University of Sydney Scientists Developing Heat Tolerant CropsJanuary 30, 2013
Taking the cue from the 2012 drought in the USA, a team of scientists from the University of Sydney led by Dr. Daniel Tan, is working on a program to develop Australian crops that can resist heat by using national variations in crop genetic collections from around the world. The team works with scientists from the countries where the crops originated, and where crop materials are tested for heat tolerance in different locations.
In Australia, crops vulnerable to heat stress include wheat, chickpea and cotton. The team's current tests include searching for cotton varieties which can still photosynthesize successfully at high temperatures and chickpea strains that can pollinate in very hot conditions.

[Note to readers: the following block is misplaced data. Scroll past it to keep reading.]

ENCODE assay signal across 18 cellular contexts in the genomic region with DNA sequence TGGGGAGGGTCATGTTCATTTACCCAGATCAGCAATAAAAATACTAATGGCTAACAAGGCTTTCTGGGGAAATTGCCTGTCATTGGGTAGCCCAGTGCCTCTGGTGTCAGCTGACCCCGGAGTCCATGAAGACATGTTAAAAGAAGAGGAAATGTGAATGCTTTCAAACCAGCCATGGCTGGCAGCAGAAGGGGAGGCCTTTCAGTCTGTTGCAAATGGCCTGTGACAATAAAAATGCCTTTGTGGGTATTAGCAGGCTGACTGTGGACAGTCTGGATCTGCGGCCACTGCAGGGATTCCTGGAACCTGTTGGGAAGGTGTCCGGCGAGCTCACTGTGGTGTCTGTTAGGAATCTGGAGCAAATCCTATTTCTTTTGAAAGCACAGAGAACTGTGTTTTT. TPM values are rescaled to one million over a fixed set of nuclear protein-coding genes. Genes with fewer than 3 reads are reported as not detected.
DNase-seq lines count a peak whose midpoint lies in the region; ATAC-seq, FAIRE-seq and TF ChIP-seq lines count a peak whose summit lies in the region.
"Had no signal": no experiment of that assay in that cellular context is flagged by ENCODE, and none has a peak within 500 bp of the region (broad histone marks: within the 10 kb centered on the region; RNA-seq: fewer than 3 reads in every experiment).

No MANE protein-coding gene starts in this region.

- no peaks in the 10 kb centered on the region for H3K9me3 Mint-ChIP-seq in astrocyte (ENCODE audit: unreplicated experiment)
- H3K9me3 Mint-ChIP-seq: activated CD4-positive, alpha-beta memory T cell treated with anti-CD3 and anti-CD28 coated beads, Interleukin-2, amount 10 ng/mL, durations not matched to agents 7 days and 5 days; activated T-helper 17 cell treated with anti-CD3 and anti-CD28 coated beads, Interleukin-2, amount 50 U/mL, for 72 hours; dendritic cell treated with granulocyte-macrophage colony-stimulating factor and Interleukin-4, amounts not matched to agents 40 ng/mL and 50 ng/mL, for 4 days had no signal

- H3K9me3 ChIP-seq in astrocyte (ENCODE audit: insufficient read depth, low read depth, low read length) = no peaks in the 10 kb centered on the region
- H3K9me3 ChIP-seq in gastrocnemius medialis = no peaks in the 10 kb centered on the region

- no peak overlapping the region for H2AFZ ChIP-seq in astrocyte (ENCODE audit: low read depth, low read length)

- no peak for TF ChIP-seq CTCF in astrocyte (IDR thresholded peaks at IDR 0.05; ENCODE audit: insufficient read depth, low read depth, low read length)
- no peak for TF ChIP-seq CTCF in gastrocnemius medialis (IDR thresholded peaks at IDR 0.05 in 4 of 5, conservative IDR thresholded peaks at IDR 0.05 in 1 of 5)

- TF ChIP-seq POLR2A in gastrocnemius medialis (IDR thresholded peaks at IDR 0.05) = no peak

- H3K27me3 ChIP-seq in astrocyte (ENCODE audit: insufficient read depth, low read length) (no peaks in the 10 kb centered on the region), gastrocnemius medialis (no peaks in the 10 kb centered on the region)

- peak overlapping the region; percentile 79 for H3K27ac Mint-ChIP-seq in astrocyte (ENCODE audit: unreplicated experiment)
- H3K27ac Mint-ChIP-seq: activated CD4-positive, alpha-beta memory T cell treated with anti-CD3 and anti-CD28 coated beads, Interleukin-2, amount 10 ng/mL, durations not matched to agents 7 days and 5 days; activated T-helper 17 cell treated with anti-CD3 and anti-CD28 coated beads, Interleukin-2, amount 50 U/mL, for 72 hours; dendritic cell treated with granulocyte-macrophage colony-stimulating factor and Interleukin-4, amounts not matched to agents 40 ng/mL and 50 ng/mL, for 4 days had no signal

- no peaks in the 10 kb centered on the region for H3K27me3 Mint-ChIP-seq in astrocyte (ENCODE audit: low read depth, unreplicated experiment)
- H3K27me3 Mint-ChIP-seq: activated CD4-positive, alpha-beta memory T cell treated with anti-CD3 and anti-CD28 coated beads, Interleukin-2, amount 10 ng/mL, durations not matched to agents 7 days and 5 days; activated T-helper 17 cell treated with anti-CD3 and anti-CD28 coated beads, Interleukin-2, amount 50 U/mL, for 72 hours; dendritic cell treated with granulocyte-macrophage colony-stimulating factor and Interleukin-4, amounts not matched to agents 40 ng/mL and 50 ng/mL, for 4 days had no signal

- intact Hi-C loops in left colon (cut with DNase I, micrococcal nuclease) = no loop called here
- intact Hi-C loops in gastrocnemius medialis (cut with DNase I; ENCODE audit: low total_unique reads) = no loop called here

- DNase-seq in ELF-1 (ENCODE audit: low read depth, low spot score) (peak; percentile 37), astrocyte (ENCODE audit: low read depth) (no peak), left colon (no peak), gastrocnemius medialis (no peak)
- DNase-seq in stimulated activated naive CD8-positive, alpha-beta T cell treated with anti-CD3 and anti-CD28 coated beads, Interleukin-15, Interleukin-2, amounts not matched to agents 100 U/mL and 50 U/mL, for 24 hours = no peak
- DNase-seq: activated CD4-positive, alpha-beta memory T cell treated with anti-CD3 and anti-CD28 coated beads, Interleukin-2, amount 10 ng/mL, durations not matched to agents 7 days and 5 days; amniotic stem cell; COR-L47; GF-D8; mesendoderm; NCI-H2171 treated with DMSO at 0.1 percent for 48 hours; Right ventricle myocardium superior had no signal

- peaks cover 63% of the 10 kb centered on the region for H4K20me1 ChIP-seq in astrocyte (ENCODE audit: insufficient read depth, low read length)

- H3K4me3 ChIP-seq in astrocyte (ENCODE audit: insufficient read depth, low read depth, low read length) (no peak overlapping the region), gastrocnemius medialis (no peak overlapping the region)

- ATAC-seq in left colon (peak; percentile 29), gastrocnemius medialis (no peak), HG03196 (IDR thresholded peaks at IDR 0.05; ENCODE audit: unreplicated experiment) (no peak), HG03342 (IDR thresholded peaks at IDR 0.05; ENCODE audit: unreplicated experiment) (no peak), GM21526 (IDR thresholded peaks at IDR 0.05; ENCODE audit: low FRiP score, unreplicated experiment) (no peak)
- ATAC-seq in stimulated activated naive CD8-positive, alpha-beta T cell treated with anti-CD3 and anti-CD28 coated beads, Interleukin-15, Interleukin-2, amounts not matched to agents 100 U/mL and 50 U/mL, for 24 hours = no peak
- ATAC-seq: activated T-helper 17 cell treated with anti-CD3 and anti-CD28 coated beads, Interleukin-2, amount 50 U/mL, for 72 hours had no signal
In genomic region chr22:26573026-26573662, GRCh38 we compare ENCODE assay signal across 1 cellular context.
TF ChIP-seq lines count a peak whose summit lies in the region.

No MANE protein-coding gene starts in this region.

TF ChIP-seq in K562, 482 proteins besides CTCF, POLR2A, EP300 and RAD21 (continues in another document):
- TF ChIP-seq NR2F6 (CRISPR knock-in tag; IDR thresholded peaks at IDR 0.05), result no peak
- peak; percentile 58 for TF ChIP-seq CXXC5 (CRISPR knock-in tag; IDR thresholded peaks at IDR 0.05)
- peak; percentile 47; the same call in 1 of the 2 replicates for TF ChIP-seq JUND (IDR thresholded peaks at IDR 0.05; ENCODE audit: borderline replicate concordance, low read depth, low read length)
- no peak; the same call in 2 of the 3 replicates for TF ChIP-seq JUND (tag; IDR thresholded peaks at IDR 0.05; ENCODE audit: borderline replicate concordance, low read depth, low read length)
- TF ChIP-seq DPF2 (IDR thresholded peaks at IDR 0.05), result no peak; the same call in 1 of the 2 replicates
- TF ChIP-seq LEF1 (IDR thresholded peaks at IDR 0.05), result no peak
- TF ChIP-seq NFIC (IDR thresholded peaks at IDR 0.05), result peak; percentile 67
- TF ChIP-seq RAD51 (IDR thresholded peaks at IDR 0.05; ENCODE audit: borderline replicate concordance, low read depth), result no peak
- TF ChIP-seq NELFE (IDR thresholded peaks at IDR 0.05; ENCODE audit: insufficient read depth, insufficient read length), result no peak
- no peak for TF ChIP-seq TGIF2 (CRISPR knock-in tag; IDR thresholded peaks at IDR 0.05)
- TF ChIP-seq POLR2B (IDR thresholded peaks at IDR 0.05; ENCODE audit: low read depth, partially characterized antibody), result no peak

Dr. Tan said that "While we are concentrating on crops grown in Australia, our work has obvious implications for agriculture worldwide given the documented trend of rising temperatures. The vulnerability of these crops, which feed millions of people, means our work has global relevance."
For more details about this research, read http://sydney.edu.au/news/84.html?newsstoryid=10808.
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